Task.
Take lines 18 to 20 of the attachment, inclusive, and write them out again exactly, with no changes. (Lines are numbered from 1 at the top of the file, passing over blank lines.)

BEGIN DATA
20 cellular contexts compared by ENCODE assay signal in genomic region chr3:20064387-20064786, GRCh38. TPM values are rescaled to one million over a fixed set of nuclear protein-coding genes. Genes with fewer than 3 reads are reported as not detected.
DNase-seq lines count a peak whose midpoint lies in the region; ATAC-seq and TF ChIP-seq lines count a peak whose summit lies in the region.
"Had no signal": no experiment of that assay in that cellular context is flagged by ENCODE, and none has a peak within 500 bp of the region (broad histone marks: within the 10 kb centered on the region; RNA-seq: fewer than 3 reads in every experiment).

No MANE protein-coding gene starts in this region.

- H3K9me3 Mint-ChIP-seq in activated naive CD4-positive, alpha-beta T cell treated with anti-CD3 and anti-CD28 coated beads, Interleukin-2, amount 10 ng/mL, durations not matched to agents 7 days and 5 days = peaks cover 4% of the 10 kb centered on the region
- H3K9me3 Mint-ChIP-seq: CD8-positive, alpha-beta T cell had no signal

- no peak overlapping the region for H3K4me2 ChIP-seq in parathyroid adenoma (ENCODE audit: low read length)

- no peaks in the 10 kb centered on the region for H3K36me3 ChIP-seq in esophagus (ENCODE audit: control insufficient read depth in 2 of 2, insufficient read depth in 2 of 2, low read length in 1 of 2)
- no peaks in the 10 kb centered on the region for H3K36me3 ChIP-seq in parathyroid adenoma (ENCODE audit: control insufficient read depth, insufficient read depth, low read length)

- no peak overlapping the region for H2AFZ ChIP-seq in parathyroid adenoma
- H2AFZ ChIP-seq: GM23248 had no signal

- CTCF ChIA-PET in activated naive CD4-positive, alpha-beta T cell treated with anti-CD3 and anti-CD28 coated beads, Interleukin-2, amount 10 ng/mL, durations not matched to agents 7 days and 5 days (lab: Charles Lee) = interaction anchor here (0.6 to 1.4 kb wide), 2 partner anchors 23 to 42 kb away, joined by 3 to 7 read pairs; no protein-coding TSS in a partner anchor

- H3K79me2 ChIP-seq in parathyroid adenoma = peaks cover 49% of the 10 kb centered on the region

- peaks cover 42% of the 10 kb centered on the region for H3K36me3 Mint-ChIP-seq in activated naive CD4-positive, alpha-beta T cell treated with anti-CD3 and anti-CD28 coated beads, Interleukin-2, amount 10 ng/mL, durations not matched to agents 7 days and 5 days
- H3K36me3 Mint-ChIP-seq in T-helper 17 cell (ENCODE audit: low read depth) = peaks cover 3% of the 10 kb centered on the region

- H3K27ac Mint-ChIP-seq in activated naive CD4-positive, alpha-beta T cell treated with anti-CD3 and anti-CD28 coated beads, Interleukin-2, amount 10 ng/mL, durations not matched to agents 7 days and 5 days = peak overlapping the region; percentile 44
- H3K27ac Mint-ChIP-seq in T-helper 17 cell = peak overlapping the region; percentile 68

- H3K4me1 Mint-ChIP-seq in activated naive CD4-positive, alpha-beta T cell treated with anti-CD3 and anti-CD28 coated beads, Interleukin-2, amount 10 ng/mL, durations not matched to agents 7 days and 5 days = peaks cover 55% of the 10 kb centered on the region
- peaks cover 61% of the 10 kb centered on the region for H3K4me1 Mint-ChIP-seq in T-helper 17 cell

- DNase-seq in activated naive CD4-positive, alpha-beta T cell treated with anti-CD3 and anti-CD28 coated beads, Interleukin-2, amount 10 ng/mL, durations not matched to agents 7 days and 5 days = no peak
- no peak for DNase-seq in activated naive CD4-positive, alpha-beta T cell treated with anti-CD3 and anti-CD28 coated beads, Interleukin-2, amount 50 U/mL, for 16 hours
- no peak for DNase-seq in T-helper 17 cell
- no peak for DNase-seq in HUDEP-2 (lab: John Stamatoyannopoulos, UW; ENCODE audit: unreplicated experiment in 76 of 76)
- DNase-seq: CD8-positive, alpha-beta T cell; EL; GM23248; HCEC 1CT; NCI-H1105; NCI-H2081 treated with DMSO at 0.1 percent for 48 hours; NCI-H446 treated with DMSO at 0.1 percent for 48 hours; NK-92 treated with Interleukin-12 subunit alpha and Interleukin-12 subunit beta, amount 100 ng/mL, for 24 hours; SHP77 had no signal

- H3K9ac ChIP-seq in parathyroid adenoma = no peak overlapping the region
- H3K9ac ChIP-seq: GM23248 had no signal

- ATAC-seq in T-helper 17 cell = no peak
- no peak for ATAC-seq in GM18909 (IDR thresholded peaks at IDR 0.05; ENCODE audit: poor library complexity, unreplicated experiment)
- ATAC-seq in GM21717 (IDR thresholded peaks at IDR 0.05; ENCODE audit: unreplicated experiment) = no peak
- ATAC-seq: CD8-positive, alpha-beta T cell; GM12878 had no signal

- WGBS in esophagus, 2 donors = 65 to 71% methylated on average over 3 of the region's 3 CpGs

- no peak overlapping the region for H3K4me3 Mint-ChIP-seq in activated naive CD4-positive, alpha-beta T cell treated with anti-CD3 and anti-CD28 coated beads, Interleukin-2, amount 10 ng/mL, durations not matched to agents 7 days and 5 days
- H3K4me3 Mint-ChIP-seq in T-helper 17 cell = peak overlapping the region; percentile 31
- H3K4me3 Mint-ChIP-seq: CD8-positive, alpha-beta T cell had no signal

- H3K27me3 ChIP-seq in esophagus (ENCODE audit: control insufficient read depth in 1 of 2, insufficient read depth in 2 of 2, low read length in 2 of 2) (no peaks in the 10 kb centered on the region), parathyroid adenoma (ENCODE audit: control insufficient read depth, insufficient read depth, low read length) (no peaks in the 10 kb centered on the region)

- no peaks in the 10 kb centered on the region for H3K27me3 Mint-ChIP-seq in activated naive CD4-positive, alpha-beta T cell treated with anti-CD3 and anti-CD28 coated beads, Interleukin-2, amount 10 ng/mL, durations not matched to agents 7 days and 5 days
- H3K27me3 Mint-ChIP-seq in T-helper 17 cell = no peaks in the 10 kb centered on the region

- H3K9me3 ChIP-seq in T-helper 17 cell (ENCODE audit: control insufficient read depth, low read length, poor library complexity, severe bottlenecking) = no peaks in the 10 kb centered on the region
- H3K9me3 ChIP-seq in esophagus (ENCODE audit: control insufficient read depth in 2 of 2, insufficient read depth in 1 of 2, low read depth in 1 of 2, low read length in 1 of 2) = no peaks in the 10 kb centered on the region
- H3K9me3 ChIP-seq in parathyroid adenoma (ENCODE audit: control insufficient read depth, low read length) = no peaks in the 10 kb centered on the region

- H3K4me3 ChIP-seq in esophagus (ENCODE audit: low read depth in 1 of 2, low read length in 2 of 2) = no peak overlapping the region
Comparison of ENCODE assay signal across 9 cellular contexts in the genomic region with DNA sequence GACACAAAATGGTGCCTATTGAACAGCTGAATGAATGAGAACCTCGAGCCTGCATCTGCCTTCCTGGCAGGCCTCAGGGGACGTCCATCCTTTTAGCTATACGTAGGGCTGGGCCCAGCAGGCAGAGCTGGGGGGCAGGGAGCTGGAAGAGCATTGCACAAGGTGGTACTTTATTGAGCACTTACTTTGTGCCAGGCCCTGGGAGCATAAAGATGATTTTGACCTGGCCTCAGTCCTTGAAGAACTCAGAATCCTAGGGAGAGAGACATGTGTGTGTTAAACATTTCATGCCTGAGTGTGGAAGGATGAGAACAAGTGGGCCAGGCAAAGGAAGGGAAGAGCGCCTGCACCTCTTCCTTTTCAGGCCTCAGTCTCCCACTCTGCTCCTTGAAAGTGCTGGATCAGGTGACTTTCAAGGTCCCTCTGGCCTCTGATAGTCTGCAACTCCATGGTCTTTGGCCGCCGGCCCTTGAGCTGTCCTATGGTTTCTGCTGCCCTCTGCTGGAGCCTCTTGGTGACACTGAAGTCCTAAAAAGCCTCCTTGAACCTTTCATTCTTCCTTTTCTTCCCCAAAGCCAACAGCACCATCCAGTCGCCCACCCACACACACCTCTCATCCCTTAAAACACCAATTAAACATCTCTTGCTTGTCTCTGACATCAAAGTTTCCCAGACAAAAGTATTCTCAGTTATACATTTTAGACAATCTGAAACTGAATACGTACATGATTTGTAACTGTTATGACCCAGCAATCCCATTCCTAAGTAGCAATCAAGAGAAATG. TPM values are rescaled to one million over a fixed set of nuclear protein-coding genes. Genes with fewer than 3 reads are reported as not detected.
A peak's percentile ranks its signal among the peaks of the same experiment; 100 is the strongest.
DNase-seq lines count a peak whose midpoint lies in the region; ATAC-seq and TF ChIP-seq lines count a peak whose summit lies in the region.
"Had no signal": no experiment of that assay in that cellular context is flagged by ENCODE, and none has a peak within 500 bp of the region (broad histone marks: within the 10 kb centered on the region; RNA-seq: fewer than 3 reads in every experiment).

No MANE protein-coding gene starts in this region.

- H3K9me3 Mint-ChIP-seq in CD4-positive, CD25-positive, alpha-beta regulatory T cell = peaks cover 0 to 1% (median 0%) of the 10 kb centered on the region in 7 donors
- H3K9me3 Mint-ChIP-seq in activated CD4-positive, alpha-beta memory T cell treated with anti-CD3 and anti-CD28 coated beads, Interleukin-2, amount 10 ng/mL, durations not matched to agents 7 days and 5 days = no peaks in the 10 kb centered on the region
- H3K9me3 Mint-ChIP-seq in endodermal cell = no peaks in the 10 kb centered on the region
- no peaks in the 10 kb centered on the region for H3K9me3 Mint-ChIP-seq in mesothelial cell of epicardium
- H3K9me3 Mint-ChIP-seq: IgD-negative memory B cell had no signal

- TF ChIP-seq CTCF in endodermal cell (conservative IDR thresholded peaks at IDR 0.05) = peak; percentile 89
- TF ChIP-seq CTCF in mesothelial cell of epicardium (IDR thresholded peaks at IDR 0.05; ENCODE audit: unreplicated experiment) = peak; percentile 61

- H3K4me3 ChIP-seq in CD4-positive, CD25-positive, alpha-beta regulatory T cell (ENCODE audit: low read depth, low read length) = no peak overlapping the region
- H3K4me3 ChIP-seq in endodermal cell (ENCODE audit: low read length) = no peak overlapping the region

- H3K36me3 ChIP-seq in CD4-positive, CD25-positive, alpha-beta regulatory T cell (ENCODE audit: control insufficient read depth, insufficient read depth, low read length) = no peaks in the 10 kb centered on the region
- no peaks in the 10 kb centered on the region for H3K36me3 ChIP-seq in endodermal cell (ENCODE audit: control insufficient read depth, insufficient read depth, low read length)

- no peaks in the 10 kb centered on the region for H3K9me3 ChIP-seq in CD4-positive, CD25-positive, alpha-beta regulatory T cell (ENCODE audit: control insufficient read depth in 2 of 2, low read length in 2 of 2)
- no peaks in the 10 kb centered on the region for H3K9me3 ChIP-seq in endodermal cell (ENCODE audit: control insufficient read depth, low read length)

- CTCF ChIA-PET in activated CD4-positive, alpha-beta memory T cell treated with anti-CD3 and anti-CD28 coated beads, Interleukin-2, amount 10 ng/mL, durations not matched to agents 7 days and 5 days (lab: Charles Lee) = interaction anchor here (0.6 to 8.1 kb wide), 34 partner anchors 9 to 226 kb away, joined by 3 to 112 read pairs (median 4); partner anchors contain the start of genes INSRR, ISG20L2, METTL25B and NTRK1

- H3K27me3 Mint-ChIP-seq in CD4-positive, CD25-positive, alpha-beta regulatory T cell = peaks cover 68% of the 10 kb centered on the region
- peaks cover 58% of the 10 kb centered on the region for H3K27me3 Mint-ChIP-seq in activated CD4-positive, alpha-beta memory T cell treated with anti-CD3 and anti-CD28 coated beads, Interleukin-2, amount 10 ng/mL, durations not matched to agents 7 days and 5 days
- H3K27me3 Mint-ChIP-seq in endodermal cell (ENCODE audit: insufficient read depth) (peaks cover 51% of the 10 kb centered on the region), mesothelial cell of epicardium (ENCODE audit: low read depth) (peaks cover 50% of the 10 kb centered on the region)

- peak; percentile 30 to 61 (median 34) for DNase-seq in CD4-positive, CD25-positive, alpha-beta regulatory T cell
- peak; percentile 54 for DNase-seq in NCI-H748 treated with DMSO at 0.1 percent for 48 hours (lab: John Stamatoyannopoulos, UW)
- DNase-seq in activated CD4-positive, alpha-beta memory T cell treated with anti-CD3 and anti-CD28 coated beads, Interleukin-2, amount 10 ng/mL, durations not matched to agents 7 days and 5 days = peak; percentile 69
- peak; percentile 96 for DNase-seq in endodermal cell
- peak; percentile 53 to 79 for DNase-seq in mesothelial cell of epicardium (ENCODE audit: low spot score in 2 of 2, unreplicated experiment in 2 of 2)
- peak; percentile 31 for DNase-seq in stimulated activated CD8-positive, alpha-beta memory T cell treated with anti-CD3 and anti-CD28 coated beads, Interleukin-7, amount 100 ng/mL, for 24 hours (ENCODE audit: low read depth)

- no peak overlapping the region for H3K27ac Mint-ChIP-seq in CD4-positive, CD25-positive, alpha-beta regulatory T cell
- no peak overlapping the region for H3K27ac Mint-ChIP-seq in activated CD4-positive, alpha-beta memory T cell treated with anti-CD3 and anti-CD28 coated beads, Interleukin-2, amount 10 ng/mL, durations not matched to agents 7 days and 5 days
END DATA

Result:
- H3K4me1 Mint-ChIP-seq in activated naive CD4-positive, alpha-beta T cell treated with anti-CD3 and anti-CD28 coated beads, Interleukin-2, amount 10 ng/mL, durations not matched to agents 7 days and 5 days = peaks cover 55% of the 10 kb centered on the region
- peaks cover 61% of the 10 kb centered on the region for H3K4me1 Mint-ChIP-seq in T-helper 17 cell

- DNase-seq in activated naive CD4-positive, alpha-beta T cell treated with anti-CD3 and anti-CD28 coated beads, Interleukin-2, amount 10 ng/mL, durations not matched to agents 7 days and 5 days = no peak